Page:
The training of pediatricians varies considerably across the world. Depending on jurisdiction and university, a medical degree course may be either undergraduate-entry or graduate-entry. The former commonly takes five or six years, and has been usual in the Commonwealth. Entrants to graduate-entry courses (as in the US), usually lasting four or five years, have previously completed a three- or four-year university degree, commonly but by no means always in sciences. Medical graduates hold a degree specific to the country and university in and from which they graduated. This degree qualifies that medical practitioner to become licensed or registered under the laws of that particular country, and sometimes of several countries, subject to requirements for “internship” or “conditional registration”.
Pediatricians must undertake further training in their chosen field. This may take from four to eleven or more years, (depending on jurisdiction and the degree of specialization). The post-graduate training for a primary care physician, including primary care pediatricians, is generally not as lengthy as for a hospital-based medical specialist.
In the United States, a medical school graduate wishing to specialize in pediatrics must undergo a three-year residency composed of outpatient, inpatient, surgical, and critical care rotations. Specialties within pediatrics require further training in the form of 3-year fellowships. Specialties include critical care, gastroenterology, neurology, infectious disease, hematology/oncology, rheumatology, pulmonology, child abuse, emergency medicine, endocrinology, neonatology, and others.
In most jurisdictions, entry-level degrees are common to all branches of the medical profession, but in some jurisdictions, specialization in pediatrics may begin before completion of this degree. In some jurisdictions, pediatric training is begun immediately following completion of entry-level training. In other jurisdictions, junior medical doctors must undertake generalist (unstreamed) training for a number of years before commencing pediatric (or any other) specialization. Specialist training is often largely under the control of pediatric organizations (see below) rather than universities, and depend on jurisdiction.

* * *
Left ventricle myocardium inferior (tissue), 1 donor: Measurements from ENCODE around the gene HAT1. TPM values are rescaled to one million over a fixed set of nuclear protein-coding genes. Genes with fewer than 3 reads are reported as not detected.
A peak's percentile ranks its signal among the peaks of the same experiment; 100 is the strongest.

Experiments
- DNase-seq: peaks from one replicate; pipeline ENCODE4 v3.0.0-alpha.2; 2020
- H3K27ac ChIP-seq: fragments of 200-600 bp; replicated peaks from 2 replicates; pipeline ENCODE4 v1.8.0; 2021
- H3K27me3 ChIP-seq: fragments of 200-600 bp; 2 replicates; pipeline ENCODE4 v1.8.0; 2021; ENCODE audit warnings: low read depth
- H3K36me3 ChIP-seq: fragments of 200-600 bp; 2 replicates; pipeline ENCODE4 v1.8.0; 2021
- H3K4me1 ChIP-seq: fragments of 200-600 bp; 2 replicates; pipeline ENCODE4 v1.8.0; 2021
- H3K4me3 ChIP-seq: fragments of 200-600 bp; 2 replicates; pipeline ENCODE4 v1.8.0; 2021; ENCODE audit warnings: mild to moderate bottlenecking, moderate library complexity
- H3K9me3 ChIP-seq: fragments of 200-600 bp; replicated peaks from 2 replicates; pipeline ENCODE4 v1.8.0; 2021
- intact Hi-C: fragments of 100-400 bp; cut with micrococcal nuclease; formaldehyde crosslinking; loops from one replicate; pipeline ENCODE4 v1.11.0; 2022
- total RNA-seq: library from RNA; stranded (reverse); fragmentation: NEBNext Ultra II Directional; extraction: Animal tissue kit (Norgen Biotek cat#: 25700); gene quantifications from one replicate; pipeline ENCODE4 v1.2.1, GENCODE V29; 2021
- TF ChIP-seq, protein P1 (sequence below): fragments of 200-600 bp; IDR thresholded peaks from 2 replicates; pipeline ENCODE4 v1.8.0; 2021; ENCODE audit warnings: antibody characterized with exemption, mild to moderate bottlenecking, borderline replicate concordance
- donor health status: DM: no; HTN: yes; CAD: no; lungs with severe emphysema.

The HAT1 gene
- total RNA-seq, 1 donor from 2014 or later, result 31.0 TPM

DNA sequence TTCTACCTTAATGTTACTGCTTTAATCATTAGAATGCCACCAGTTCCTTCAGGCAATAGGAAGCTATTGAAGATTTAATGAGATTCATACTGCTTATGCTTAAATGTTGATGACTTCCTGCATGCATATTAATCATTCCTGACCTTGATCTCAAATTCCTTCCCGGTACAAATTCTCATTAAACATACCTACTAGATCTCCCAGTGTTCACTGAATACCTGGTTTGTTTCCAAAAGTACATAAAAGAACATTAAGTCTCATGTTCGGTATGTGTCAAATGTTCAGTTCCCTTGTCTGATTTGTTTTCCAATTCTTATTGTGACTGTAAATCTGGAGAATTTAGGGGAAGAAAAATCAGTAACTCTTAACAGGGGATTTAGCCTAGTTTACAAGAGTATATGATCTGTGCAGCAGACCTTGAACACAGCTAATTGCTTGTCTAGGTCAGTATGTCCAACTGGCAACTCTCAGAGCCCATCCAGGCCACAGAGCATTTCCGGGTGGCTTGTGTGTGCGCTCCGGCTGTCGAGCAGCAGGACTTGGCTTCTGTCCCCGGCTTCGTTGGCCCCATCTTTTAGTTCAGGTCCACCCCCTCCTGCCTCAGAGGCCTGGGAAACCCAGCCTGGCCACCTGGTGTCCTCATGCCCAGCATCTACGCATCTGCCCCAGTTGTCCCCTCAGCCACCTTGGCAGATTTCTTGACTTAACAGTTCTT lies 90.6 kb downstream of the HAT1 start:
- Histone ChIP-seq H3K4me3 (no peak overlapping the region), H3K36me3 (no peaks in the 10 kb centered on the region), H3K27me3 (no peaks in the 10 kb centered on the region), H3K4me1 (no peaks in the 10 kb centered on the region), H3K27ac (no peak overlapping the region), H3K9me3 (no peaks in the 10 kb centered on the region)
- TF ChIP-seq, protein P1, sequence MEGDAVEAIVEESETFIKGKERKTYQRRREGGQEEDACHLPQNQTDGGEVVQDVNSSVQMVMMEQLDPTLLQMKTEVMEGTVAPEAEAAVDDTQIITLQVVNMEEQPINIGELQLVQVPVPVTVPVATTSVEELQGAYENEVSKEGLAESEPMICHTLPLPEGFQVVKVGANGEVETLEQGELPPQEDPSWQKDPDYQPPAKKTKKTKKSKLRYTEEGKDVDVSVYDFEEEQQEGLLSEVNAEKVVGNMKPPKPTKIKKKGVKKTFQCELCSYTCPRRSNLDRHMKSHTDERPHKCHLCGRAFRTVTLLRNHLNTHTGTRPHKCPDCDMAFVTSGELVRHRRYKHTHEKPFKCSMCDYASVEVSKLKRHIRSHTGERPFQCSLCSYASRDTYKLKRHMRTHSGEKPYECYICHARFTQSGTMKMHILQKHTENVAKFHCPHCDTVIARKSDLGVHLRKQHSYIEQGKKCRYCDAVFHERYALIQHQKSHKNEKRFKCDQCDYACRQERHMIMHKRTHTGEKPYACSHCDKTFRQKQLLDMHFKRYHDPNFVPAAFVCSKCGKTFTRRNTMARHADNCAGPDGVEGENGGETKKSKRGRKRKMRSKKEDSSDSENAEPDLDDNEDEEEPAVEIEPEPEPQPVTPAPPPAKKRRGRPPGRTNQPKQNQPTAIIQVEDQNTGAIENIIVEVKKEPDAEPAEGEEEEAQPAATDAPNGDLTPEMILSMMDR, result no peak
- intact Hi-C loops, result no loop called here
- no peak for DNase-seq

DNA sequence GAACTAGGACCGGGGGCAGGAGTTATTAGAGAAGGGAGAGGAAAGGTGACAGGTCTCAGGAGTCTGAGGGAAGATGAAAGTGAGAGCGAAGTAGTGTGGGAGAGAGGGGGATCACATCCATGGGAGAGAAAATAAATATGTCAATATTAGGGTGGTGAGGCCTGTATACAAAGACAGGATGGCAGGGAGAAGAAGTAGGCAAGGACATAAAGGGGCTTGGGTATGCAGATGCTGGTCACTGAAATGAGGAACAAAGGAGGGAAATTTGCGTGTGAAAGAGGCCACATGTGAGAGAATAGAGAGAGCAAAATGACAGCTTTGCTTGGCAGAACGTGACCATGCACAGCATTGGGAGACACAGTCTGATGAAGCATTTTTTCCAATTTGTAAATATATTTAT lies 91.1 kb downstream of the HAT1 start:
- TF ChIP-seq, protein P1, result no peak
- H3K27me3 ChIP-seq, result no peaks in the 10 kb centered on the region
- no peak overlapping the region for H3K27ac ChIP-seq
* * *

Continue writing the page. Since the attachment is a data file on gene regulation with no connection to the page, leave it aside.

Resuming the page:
Common procedures include:
• Inguinal Hernia Repair – Total laparoscopic needle-assisted or open technique
• Umbilical Hernia repair
• Epigastric Hernia Repair
• Undescended Testicle – Laparoscopic or open technique
• Lumps and Bumps
• Branchial Cysts/Sinuses
• Lymph Node biopsy
• Central Venous Line/Port Removal
• Breast Mass Excision/Biopsy
• Labial Adhesions
• Percutaneous Liver Biopsy
Common inpatient laparoscopic and open procedures include:
• Nissen Fundoplication – management of gastroesphageal reflux disease
• Cholecystectomy – gallstones
• Appendectomy – appendicitis
• Splenectomy – splenomegaly
• Pectus Excavatum Repair – pectus excavatum or caved in chest
• Surgery for inflammatory bowel disease – Crohn’s or Ulcerative colitis
• Colostomy closure/reversal
• Ovarian masses – tumors or cysts
• Tumor Biopsy
• Thoracotomy/Thoracoscopy – chest tumors, lung cysts
• Laparoscopy/Laparotomy – abdominal
• Pyloromyotomy – pyloric stenosis
• Gastrostomy/PEG placement – failure to thrive or feeding intolerance
• Skin Grafting – burns
• Colonic Pull-through – Hirschsprung’s Disease
Common neonatal surgeries include, but are not limited to:
• Repair of Esophageal Atresia/Tracheoesophageal Fistula
• Repair of Gastroschisis
• Repair of Omphalocele
• Repair of Congenital Diaphragmatic Hernia
• Abdominal Masses/Cysts
• Colostomy – Imperforate Anus, bowel obstruction, etc.